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Friday, February 10, 2012

Day Two

I roll over to look at the clock at 7:03am, oh yes, this lack of 5:30am alarm clock is going to work nicely.

I hear clicking? What is that noise? 

I wander downstairs to find Connor hard at it online.  "MORNING!"  Suddenly I realize this schedule thing is a good thing for him.  He can come down and get right into whatever strikes his fancy.  He already has ventured into "doing the daily list in a random order that makes him happy and flows best for his head" land.  Already?  I thought it'd take weeks for him to be confident enough to look at a list of subjects/classes/courses and work and then to merely pick out what he wanted to do in what order.  Wow.

He wants me to check his work, all the work, every single pencil stroke, every word.

Absolutely.  *thank HEAVEN there's online math tutoring, I have NO idea how to do this.  My confidence is that his teachers don't have all this knowledge either...they, like me, just know where to look.  

Oh sure, am I going to infuriate teachers, oh you bet.  Well, sorry, but I'm absolutely sure there's some of this you agree with.  I feel bad that teachers aren't allowed to teach anymore.  I feel bad they have to teach to the test for the almighty dollar.  I'm not going to get into a political conversation about this, it's not about that.

Connor has had some spectacular teachers...teachers who challenged him and taught him to love to learn.  His kindergarten teacher, grades 2 and 3 did that for him.  Lucky.  He's had some hellish experiences as well, in his short journey.  He had a first grade teacher who could have cared less, she barely showed up and told them to bring GameBoy electronic games to play with...during class.  She would ignore the thugs who fought and wrestled in the classroom, she'd walk out.  I saw her.  He had a teacher who was indifferent, who was overwhelmed by "special" and non English speaking students and a teacher who was so full of her own importance and was so persnickety about (obviously) ridiculous details that she sucked the joy of math and science right out of a boy who lived, breathed and dreamt about math and science.

Middle school has been ok for him.  One bad experience per grade, that's not bad at all.  He had a teacher was obsessed with whether *I* thought she was mean?!  She'd actually stop Connor in the hall to ask him that?  She also wrote me to tell me that Connor was being disruptive in class...he "has spent time drawing and writing on his hand when he'd finished all his work". ?  Finished all his work?  Bite me lady, YOU find him something to do.  If he was beating the hell out of students; that'd be on me.  Quietly bored out of his head; that's all you, babe.  I was dealing with a very creepy, "I'm giving you 100% for the whole year because I like you" teacher.  Really?  Ick.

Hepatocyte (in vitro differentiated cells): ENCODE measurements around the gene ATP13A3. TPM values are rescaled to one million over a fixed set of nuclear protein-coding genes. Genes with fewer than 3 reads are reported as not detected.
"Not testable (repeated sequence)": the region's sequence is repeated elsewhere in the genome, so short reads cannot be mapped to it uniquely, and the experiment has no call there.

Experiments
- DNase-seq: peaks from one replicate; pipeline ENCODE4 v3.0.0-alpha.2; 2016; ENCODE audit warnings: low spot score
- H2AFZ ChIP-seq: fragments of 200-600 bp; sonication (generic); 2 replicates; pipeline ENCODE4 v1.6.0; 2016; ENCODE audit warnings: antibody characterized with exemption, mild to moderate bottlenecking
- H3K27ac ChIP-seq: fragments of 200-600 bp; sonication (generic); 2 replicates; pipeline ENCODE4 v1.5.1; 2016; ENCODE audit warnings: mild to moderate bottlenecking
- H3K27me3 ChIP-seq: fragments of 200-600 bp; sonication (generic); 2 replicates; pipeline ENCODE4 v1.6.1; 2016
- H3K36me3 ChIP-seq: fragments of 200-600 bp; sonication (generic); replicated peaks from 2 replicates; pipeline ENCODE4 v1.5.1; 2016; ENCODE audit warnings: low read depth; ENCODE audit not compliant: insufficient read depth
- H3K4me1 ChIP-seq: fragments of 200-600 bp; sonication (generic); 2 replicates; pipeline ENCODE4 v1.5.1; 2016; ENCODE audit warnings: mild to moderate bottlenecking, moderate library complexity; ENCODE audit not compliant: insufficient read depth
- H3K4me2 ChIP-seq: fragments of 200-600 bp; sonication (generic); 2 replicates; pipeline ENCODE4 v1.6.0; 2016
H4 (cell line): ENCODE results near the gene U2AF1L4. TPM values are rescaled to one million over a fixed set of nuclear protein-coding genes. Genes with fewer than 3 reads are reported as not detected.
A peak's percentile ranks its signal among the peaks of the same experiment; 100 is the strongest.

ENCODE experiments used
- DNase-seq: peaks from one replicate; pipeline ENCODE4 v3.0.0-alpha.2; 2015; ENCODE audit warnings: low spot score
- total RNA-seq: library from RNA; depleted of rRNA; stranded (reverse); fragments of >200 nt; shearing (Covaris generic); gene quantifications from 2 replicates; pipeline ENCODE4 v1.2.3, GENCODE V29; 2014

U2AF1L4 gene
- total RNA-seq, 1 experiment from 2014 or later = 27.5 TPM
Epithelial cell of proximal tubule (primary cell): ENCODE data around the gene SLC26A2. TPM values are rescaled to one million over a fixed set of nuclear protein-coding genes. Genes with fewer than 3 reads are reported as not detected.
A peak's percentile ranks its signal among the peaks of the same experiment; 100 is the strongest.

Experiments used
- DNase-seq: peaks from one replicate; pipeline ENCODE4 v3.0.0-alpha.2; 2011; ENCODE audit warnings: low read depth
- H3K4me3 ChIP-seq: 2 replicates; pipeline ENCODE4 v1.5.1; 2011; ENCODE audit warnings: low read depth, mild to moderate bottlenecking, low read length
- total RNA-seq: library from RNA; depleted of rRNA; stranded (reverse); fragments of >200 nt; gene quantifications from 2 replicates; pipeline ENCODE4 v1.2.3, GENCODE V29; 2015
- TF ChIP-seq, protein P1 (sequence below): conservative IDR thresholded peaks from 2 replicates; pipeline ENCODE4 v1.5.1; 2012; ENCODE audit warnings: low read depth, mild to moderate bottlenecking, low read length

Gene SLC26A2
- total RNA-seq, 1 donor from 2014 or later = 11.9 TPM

He already misses so many of the teachers he has this year, he was lucky to have so many that, I think, truly care and challenge him and he loves working hard because they actually acknowledge his contribution.  For the loss of their time and influence in his life, I'm sorry.

Now, this isn't a bashing, it's a sharing.  If I were bashing, this would be longer than one could ever read.  It's Connor's (and my) experiences to date.

I printed out a couple of quizzes, and call them worksheets, for Connor today, one per subject, to get him off the computer and into a different room.  A change of scenery is as good as a rest.  He wrote his name, first and last, the date and the subject on the papers.  Lovely, honey. 

He worked hard until 12.  He had concerns that it was a bit "loose" today.  I assured him I'd tighten the ship.  He asked for a detailed, by specific work requirement, schedule per day.  When I presented a schedule for Friday, he asked for one for the next week. 

It took me a while to do but I got it done.  I handed him a package that lists the day, the subject, the site/class/project/unit/work to be done, specifically for the next week.  

I scored, he's thrilled.

We left at 1, wandered to the rink to watch a friend figure skate then to lunch with a large group of friends.  We came home, futzed around a little, Connor chatted to friends online then we went to a presentation of Science Under The Stars and listened to a biologist tell us everything he knew about pollination.  OH OH, see how that fits into the plant unit we are doing in science?!  Oh way to work it together, Trace! 

We got home at 9:15, stood around in the kitchen and chatted to hubba about our day, his day, plans for a random road trip to Washington in September to hit the museums, "because we can travel anytime we want, now".  It's the most time we've spent just hanging around chatting in a long time.  

As much as this home schooling adventure is for Connor, a gift to his education, the best one I can think of; there might be real cursory advantages like seriously tightening we three who live here.  We might have more time, like that, to stop and chat without the urgency of rushing Connor to bed, me to bed and both of our exhaustion and annoyance because 5am comes early and there's 100+ miles to drive and everything else to get done in the midst of it all.  

Wow, you know what...this might fix me too.  

Oh and yes, I still am afraid I'll break him.

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